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The Economist (April 14)

2018/ 04/ 16 by jd in Global News

“Germany is entering a new era. It is becoming more diverse, open, informal and hip.” As the Merkel era draws to a close, “many of the country’s defining traits—its ethnic and cultural homogeneity, conformist and conservative society, and unwillingness to punch its weight in international diplomacy—are suddenly in flux.”

 

Financial Times (February 12)

2018/ 02/ 13 by jd in Global News

“What happened in the UK in 2016 is now happening in Germany. A referendum is causing total havoc in the political system.” The members of the centre-left Social Democratic party must vote on whether to support the life sustaining coalition cobbled together by Angela Merkel. The party leadership does not appear to have a majority. “Even if there is a narrow vote in favour, it is hard to see how this coalition, and Ms Merkel, can last a full term.”

 

Bloomberg (November 20)

2017/ 11/ 21 by jd in Global News

“After 12 years in office that have made her Europe’s anchor of stability in times of crisis, Merkel failed to stitch together an alliance that’s never been tried at the national level. While the breakdown leaves her in charge as acting chancellor, the collapse may signal the limit of her pragmatic, non-ideological style of governing and leaves her options for staying in power for another four years dramatically narrowed.”

 

The Economist (September 30)

2017/ 10/ 01 by jd in Global News

“Who leads Europe? At the start of this year, the answer was obvious. Angela Merkel…. This week, it all looks very different.” Post election, Germany’s leader stands greatly reduced. In contrast, “France’s President Emmanuel Macron is bursting with ambition.”  Whether he will be able to “restore France to centre-stage in the EU after a decade in the chorus depends not just on his plans for Europe, but also on his success at home, reforming a country long seen as unreformable.”

 

Deutsche Welle (September 25)

2017/ 09/ 27 by jd in Global News

“Sunday’s federal election proved quite a storm for Chancellor Angela Merkel’s government. Now, a day after these remarkable results, the skies over Berlin’s River Spree are cloudy, drizzly, and unpleasant. The sunny days are over.” The inclement forecast is largely due to the Alternative for Germany (AfD) party, which proved unexpectedly strong, landing a third place finish. The AfD won 94 of the Bundestag’s 709 seats. Their victory marks the first time for a right-wing party to be represented in the Bundestag since the Nazi defeat in 1945.

 

Der Spiegel (May 29)

2017/ 05/ 30 by jd in Global News

“Merkel has positioned herself more clearly than ever before as Europe’s defender in the face of the Trump challenge — a role that her SPD challenger Martin Schulz had been hoping to play. The SPD can do little more than agree with the chancellor. On Monday, Schulz tweeted ‘the best response to Donald Trump is a strong Europe’ — which is essentially exactly what Merkel said.”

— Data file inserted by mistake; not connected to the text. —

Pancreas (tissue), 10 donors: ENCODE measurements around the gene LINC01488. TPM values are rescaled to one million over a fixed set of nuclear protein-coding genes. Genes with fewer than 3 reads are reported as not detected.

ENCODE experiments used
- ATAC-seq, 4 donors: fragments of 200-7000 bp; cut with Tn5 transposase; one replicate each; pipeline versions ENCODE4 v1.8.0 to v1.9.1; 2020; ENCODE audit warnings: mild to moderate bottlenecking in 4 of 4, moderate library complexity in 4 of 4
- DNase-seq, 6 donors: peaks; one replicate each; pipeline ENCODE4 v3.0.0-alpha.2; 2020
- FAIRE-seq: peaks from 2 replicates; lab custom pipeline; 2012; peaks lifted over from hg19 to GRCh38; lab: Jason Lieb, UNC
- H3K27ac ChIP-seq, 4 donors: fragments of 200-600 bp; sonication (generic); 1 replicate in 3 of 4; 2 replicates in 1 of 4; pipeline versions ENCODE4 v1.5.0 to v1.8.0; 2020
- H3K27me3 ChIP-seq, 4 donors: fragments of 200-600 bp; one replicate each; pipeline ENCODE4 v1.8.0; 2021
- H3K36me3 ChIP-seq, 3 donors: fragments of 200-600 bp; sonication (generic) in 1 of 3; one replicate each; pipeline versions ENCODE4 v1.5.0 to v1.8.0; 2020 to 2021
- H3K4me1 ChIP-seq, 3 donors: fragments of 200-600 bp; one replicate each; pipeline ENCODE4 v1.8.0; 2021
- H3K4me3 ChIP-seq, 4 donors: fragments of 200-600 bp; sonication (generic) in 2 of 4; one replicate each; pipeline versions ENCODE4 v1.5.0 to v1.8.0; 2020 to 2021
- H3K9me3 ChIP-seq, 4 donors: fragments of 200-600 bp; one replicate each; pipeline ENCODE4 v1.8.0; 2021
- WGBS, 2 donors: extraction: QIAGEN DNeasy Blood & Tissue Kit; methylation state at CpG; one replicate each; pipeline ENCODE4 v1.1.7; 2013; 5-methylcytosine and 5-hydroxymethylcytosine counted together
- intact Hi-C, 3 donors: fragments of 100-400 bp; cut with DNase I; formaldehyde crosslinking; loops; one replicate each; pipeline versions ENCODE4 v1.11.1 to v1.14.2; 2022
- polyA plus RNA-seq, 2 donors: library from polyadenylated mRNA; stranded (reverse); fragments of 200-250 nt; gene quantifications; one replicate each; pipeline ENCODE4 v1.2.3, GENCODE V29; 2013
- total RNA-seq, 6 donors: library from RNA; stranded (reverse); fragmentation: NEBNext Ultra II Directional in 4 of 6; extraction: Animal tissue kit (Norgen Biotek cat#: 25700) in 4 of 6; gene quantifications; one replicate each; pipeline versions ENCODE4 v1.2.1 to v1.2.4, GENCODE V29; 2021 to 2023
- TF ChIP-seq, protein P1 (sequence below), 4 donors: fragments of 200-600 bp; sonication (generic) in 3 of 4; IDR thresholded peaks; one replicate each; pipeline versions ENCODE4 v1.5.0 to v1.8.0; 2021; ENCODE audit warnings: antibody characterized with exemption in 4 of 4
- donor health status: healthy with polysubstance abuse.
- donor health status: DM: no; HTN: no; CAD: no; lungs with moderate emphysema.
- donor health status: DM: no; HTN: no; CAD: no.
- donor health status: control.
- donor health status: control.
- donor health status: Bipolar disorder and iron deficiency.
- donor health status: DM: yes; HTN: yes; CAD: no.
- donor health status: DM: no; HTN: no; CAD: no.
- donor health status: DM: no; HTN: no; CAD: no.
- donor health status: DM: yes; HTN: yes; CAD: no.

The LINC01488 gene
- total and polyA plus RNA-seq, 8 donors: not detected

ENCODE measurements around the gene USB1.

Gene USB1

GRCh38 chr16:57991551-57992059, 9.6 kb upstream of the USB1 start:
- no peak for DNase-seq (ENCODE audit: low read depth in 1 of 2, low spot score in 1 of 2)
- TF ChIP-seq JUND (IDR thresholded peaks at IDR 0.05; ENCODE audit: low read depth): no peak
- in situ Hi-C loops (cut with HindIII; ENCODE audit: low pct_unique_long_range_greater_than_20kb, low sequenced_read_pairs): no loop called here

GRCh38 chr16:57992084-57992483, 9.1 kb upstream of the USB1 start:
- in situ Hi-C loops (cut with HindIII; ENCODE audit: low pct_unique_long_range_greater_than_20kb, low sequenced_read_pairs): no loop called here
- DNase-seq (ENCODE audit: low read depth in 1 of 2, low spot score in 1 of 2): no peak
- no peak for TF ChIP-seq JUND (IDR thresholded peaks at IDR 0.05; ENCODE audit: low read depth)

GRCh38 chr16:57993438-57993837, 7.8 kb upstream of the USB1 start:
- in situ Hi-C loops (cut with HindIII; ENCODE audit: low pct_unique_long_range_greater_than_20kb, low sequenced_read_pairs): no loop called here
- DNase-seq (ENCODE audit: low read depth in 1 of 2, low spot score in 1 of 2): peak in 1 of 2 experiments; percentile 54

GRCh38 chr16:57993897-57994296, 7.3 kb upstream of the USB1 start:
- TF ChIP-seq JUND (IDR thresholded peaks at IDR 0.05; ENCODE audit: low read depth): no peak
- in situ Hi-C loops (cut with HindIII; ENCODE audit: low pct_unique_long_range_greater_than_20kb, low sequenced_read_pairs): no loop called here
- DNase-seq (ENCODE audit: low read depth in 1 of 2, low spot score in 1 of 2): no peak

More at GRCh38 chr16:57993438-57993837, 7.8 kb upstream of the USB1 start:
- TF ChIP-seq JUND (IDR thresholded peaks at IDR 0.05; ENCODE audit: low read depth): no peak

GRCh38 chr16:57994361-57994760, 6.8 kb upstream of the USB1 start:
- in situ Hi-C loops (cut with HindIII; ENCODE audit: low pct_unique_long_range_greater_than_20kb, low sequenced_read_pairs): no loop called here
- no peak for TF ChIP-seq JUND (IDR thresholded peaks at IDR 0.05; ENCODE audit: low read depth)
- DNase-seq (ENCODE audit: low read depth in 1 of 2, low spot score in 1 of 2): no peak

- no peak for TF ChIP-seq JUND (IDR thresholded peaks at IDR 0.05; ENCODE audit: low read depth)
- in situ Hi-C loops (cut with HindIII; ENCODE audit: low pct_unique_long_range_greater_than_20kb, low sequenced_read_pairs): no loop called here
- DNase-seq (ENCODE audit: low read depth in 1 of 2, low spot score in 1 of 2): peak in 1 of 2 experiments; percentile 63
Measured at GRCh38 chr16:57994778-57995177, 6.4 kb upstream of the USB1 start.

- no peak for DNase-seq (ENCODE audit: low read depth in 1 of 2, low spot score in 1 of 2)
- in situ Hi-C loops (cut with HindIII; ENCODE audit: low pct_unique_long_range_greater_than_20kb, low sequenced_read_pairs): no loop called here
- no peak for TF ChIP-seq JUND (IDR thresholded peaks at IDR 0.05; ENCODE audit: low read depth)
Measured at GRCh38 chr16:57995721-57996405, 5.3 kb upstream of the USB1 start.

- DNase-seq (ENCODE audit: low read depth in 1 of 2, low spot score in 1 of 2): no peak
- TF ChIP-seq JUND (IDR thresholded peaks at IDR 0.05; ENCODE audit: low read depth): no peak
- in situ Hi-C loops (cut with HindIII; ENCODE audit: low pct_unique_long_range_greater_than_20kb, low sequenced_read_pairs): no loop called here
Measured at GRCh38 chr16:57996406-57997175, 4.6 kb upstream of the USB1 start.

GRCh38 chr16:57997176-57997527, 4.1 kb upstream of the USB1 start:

Financial Times (November 7)

2014/ 11/ 07 by jd in Global News

Germany needs to take a more “active role in a disordered world,” and this means articulating their foreign policy. “Ms Merkel has built her political career on caution–on taking the temperature and weighing all the options before acting…. But leadership in foreign policy demands something more: an understanding that doing nothing can be more dangerous than doing something, and a readiness to step out in front of the crowd. Consensus may be comforting; it does not impress the likes of Mr Putin.”

 

Investment Week (January 8)

2013/ 01/ 10 by jd in Global News

Is the Euro crisis over? The answer depends on who’s speaking. In Lisbon, José Manuel Barroso, the president of the European Commission, declared the crisis was over. But “Barroso’s comments were in stark contrast to those given by German chancellor Angela Merkel, who said in her New Year’s address that the euro crisis, though improving, was ‘far from over.’”

 

The Economist (October 13)

2012/ 10/ 15 by jd in Global News

“The decision made on October 10th by Britain’s BAE Systems, the world’s third-biggest defence firm, and EADS, the Franco-German owner of Airbus, to call off their proposed €38 billion ($50 billion) merger is a bitter blow both to the two companies and to hopes for the emergence of a more integrated European defence and aerospace industry.” Ultimately, it was Angela Merkel who blocked the deal and this was unfortunate. “Germany was wrong to stand in the way of a more integrated European defence and aerospace industry.”

 

New York Times (June 19)

2012/ 06/ 21 by jd in Global News

Finally, the “leaders of the Group of 20 top economies managed to say some of the right things…. The question now is whether these words will ever translate into effective action. If the past two years of the euro crisis is any guide, the likely answer is no.” The Times places much of the blame with Germany’s Chancellor Angela Merkel for a “relentless insistence on self-defeating austerity and piecemeal rescue plans.”

Finally, the “leaders of the Group of 20 top economies managed to say some of the right things…. The question now is whether these words will ever translate into effective action. If the past two years of the euro crisis is any guide, the likely answer is no.” The Times places much of the blame with Germany’s Chancellor Angela Merkel for a “relentless insistence on self-defeating austerity and piecemeal rescue plans.”

 

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